• It is estimated that approximately 800,000 Michiganders are at risk of having their water shut off due to inability to pay their water bills during the pandemic, if the moratorium on shutoffs is not reinstated.  
  • The CDC states that frequent handwashing is an important measure to prevent the spread of COVID-19. 
  • Maintaining health measures like frequent handwashing is essential to slowing the spread of the coronavirus to enable the full reopening of Michigan’s economy and job recovery. 

Ask your state legislators: 

  • Will you support the passage of SB241 to secure access to safe tap water during this pandemic?
  • Will you ask your party’s legislative leaders to move SB241 quickly?

It is important to line up as many legislators as possible behind this bill. Click here to find contact information for your state senator. In particular, advocates of the bill are targeting the following state senators, so if you live in one of the districts identified below, your efforts to contact your senator could be particularly impactful. The number of water insecure households listed for each district is based on data recently reported to DHHS.

    • Sen. Majority Leader Mike Shirkey (16th district) has at least 4,098 households in his district that have fallen into arrears and are at risk of being shut off without SB241. 
      • (517) 373-5932
      • SenMShirkey@senate.michigan.gov
    • Sen. Dale Zorn (17th district) has at least 5,149 households in his district that have fallen into arrears and are at risk of being shut off without SB241. 
      • (517) 373-3543
      • SenDZorn@senate.michigan.gov
    • Sen. Pete Lucido (8th district) has at least 8,173 households in his district that have fallen into arrears and are at risk of being shut off without SB241. 
      • (517) 373-7670 or toll free at (855) DIST-008
      • SenPLucido@senate.michigan.gov
    • Sen. Curt VanderWall (35th district) has at least 276 households in his district that have fallen into arrears and are at risk of being shut off without SB241. 
      • (517) 373-1725
      • SenCVanderWall@senate.michigan.gov
    • Sen. Aric Nesbitt (26th district) has at least 781 households in his district that have fallen into arrears and are at risk of being shut off without SB241. 
      • (517) 373-0793
      • SenANesbitt@senate.michigan.gov
    • Sen. Jim Runestad (15th district) has at least 1,358 households in his district that have fallen into arrears and are at risk of being shut off without SB241.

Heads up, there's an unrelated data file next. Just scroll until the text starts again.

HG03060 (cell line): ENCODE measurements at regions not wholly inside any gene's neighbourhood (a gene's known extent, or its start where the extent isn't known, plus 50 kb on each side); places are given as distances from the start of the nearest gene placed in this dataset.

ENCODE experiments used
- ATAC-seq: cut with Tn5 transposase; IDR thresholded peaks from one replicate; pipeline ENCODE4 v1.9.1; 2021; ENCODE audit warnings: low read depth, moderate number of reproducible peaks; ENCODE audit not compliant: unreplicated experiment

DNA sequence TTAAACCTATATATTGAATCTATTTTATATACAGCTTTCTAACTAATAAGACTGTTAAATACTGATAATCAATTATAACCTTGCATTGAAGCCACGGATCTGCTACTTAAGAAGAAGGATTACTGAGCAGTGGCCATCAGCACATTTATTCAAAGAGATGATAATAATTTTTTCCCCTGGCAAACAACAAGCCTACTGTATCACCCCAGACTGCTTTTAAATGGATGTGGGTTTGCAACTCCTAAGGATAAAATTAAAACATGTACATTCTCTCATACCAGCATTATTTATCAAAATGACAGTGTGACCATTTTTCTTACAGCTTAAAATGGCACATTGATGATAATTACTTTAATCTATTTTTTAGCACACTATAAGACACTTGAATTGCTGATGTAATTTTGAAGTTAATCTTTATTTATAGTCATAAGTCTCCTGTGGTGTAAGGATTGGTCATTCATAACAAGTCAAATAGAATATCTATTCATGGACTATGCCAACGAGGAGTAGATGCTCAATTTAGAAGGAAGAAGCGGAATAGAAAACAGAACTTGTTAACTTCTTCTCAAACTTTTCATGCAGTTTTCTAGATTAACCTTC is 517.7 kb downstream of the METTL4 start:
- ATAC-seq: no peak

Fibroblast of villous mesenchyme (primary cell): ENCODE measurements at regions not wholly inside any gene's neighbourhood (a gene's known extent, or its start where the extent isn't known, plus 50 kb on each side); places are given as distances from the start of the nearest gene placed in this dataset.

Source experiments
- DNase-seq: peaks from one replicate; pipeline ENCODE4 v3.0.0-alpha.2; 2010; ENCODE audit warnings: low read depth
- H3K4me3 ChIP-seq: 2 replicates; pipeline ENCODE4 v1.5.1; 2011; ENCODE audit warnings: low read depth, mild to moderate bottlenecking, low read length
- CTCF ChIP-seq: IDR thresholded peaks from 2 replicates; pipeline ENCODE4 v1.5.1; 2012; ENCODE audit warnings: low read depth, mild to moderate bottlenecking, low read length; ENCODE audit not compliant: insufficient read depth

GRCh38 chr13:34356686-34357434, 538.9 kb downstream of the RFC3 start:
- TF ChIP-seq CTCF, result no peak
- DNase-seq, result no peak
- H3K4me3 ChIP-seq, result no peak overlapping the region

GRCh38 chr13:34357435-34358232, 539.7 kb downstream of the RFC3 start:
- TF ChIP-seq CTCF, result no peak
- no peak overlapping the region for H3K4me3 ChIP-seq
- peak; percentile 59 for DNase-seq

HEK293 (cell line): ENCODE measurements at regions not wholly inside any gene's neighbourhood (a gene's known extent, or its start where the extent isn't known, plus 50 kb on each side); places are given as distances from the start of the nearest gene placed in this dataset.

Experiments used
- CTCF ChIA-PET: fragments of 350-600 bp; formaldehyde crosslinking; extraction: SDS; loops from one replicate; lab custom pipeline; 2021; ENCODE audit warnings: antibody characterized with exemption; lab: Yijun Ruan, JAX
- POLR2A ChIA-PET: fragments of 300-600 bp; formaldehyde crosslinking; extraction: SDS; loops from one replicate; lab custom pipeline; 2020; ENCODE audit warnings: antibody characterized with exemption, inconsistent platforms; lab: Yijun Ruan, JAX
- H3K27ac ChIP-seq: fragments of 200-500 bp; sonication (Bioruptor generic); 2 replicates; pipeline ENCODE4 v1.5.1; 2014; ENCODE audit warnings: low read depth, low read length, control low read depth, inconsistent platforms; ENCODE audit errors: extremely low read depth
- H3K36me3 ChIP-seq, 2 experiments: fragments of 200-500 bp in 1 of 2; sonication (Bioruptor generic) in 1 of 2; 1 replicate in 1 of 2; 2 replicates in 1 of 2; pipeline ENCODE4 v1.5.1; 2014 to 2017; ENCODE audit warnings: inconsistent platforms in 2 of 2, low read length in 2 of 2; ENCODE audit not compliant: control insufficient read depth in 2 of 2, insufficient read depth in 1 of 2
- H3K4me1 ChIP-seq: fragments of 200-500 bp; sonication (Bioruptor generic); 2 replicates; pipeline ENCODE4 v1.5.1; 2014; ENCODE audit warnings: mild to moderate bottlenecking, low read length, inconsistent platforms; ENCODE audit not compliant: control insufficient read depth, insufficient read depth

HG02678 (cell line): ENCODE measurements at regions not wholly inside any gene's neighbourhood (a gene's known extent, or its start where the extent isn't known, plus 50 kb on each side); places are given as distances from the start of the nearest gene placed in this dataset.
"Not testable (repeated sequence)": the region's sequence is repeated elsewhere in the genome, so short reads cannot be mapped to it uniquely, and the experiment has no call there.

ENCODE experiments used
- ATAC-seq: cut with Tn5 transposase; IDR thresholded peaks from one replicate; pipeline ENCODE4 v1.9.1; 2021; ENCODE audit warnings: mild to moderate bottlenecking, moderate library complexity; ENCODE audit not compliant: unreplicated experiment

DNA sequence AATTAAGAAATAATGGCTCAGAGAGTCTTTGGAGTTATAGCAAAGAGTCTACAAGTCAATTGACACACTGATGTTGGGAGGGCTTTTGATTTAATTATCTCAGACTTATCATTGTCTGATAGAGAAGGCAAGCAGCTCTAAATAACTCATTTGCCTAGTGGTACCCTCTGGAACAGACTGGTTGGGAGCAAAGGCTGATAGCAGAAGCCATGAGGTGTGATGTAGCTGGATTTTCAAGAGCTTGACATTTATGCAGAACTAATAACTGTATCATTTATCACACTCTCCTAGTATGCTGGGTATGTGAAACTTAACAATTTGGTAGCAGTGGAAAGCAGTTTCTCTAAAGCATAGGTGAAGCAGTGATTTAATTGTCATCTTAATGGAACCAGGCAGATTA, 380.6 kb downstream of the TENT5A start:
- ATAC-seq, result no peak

• (517) 373-1758
      • SenJRunestad@senate.michigan.gov
    • Sen. Dan Lauwers (25th district) has at least 5,639 households in his district that have fallen into arrears and are at risk of being shut off without SB241. 
      • (517) 373-7708
      • SenDLauwers@senate.michigan.gov
    • Sen. Lana Theis (22nd district) has at least 744 households in her district that have fallen into arrears and are at risk of being shut off without SB241. 
      • (517) 373-2420 or toll free at (855) DIST-022
      • SenLTheis@senate.michigan.gov
    • Sen. Ruth Johnson (14th district) has at least 475 households in her district that have fallen into arrears and are at risk of being shut off without SB241. 
      • (517) 373-1636
      • SenRJohnson@senate.michigan.gov
    • Sen. Kim LaSata (21st district) has at least 2,566 households in her district that have fallen into arrears and are at risk of being shut off without SB241. 
      • (517) 373-6960
      • SenKLaSata@senate.michigan.gov
    • Sen. John Bizon (19th) has at least 11,784 households in his district that have fallen into arrears and are at risk of being shut off without SB241. 
      • (517) 373-2426
      • SenJBizon@senate.michigan.gov
    • Sen. Tom Barrett (24th district) has at least 805 households in his district that have fallen into arrears and are at risk of being shut off without SB241. 
      • (517) 373-3447
      • SenTBarrett@senate.michigan.gov
    • Sen. Kevin Daley (31st district) has at least 2,156 households in his district that have fallen into arrears and are at risk of being shut off without SB241. 
      • (517) 373-1777
      • SenKDaley@senate.michigan.gov
    • Sen. Ken Horn (32nd district): has at least 15,555 households in his district that have fallen into arrears and are at risk of being shut off without SB241. 
      • (517) 373-1760 or toll free (855) 347-8032
      • SenKHorn@senate.michigan.gov
    • Sen. Roger Victory (30th district) has at least 15 households in his district that have fallen into arrears and are at risk of being shut off without SB241. 
      • (517) 373-6920
      • SenRVictory@senate.michigan.gov
    • Sen. Jon Bumstead (34th district) has at least 7,591 households in his district that have fallen into arrears and are at risk of being shut off without SB241. 
      • (517) 373-1635
      • SenJBumstead@senate.michigan.gov
    • Sen. Rick Outman (33rd district) has at least 1,638 households in his district that have fallen into arrears and are at risk of being shut off without SB241. 
      • (517) 373-3760
      • SenROutman@senate.michigan.gov
    • Sen. Jim Stamas (36th district) has at least 1,450 households in his district that have fallen into arrears and are at risk of being shut off without SB241. 
      • (517) 373-7946 or toll free at (855) 347-8036
      • SenJStamas@senate.michigan.gov
    • Sen. Wayne Schmidt (37th district) has at least 2,107 households in his district that have fallen into arrears and are at risk of being shut off without SB241. 
      • (517) 373-2413
      • SenWSchmidt@senate.michigan.gov
    • Sen. Ed McBroom (38th district) has at least 4,581 households in his district that have fallen into arrears and are at risk of being shut off without SB241. 
  • Sen. Michael MacDonald (10th district) has at least 8,260 households in his district that have fallen into arrears and are at risk of being shut off without SB241.
    • (517) 373-7315 
    • SenMMacDonald@senate.michigan.gov